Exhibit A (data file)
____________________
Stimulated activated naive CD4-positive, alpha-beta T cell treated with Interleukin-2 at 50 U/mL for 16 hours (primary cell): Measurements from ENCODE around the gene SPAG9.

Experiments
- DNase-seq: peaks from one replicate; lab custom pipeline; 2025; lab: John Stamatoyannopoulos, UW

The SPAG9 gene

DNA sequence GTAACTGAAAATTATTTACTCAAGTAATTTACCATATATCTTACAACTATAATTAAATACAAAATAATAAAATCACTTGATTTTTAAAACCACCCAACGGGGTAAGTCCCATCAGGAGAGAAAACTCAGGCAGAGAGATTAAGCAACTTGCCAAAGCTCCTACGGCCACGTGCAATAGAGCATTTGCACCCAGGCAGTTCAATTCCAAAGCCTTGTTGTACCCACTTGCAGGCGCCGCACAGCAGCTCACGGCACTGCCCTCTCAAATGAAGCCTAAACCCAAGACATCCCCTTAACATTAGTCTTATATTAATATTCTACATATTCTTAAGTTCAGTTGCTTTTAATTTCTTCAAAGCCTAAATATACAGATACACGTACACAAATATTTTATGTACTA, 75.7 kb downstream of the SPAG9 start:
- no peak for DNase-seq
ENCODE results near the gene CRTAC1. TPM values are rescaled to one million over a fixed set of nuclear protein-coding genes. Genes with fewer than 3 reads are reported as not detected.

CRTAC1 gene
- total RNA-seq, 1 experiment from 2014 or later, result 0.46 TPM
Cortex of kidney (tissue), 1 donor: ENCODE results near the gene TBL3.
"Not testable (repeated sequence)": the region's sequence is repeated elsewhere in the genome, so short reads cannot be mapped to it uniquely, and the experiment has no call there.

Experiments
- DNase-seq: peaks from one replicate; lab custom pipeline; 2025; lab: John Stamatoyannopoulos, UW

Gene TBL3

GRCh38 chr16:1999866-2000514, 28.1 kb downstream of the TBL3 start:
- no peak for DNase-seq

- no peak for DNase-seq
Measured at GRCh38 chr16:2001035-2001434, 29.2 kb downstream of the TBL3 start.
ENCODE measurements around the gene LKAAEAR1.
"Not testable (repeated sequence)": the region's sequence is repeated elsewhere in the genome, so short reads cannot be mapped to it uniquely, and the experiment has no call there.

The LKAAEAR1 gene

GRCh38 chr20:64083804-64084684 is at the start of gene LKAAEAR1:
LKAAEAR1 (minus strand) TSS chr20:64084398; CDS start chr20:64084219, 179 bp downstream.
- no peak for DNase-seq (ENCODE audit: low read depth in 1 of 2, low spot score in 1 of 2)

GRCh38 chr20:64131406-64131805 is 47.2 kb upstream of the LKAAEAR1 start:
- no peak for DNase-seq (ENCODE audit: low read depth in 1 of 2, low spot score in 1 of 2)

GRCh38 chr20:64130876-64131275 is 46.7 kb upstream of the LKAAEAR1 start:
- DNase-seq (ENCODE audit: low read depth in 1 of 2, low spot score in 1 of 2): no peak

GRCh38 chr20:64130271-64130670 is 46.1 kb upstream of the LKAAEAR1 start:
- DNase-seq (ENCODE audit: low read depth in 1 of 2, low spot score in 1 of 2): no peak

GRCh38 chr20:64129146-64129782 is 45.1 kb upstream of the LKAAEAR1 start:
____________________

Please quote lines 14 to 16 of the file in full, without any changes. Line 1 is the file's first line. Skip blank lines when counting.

Gene TBL3

GRCh38 chr16:1999866-2000514, 28.1 kb downstream of the TBL3 start:
- no peak for DNase-seq